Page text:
It was one of those gatherings. Someone had given a short speech about their worthy new initiative and then herded us in to a large room to enjoy warm Sauvignon Blanc. I have no idea how I got onto the mailing list for these events and I've even less of a clue how to get off it. Over the wine, I met a retired physicist who was a fellow of the Royal Society. He was rather deaf and, when I said I couldn't hear very well either, he demanded to know how we were supposed to communicate. But it turned out that he did have something interesting to say; something that I've since verified with various other sources. It was about climate change and feedback loops.
We all know that the world's average temperature hasn't changed much for ten or fifteen years. As a result, warnings about dangerous global warming appear to have been awry. Static temperatures for the last decade don't disprove the predictions of pessimistic climate models, but they do make them less likely. Admittedly, the problems with predicting climate are manifold. As well as increases in carbon dioxide, you have to factor in the ocean's capacity to absorb heat, the formation of clouds and the importance of other greenhouse gases. But the more factors you build into your model, the higher the uncertainties attached to it. Worse, climate information is very noisy. That's to say, there is a lot of natural variation that has nothing to do with long-term trends. You want your model to fit the long-term signal and not all the natural variation. As I've learnt from Nate Silver's excellent book The Signal and the Noise, there is a tendency to "over fit" models so that they accidentally reflect past noise. That makes them less good at forecasting the future.
This seems to have happened to climate models. There was relatively rapid warming in the 1980s and 1990s. In fact, there was more warming than you'd expect from rising carbon dioxide levels alone. To reflect the data, the models built in positive feedback, whereby increasing temperatures gave rise to knock-on effects that make the world even hotter. These models necessarily expected this rapid warming to continue. But it looks likely that the big increases in temperatures in the 1980s and 1990s were noise rather than signal. The cooler 2000s were just a return to a more modest trend. In that case, the models had been over fitted to the data.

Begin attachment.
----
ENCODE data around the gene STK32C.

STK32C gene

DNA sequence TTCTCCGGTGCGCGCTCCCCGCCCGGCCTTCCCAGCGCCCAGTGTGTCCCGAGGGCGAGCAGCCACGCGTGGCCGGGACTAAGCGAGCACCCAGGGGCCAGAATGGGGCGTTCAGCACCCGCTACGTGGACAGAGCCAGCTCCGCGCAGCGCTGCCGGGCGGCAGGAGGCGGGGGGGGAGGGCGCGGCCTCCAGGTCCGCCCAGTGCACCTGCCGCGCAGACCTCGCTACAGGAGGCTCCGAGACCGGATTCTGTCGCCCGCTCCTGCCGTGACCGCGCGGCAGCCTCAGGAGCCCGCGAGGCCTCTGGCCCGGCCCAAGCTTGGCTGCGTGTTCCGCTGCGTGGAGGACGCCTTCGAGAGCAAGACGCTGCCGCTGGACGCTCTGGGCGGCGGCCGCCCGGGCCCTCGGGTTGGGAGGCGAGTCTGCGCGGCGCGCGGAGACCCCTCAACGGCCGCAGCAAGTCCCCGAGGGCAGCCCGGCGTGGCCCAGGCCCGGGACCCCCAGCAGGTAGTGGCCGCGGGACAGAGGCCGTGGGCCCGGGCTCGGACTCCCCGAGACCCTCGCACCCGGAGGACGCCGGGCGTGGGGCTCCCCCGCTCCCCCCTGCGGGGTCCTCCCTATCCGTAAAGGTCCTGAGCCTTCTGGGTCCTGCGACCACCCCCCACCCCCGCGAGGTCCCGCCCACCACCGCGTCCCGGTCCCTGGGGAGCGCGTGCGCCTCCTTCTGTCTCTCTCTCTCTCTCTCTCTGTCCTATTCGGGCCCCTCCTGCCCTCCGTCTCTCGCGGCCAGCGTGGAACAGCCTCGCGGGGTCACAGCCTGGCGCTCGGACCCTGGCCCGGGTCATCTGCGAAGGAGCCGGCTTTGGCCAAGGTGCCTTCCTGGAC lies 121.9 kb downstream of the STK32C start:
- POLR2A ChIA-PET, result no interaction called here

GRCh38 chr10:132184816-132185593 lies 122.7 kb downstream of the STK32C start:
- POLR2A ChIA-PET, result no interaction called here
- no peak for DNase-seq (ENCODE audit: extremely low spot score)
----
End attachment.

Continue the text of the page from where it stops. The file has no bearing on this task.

Of course, warming is happening and it is caused by humanity belching carbon dioxide into the atmosphere. The question is how much affect all this greenhouse gas has. As my physicist friend explained and other studies confirm, if you strip out all the complicated feedback loops from the models, they become more accurate. We've known for a long time that if you double the carbon dioxide in the atmosphere, temperatures increase by about 1.5 degrees centigrade. And that is exactly what the data, noise and all, suggests has happened over the last century and a half. As so often in science, it turns out our best model is the simplest one. William of Ockham would have been proud (or he should, if he'd invented Ockham's razor).
All this is good news. As Matt Ridley has been saying for some time, scary increases in temperature look unlikely this century. Environmental activists who want to return us to the Neolithic won't be happy. Neither will renewable energy subsidy junkies. But the rest of us should breathe a sigh of relief. Slower increases in temperature mean we have more time to adapt. Replacing coal with gas is the most sensible option. Natural gas produces about half the carbon per unit of energy as dirty coal. We don't have to bankrupt ourselves with inefficient solar power, ugly windmills or expensive nuclear plants. In fifty years or so, we will need an alternative to gas. Until then, global warming shouldn't be a crisis. We will only make it one if we increase the cost of energy for no good reason.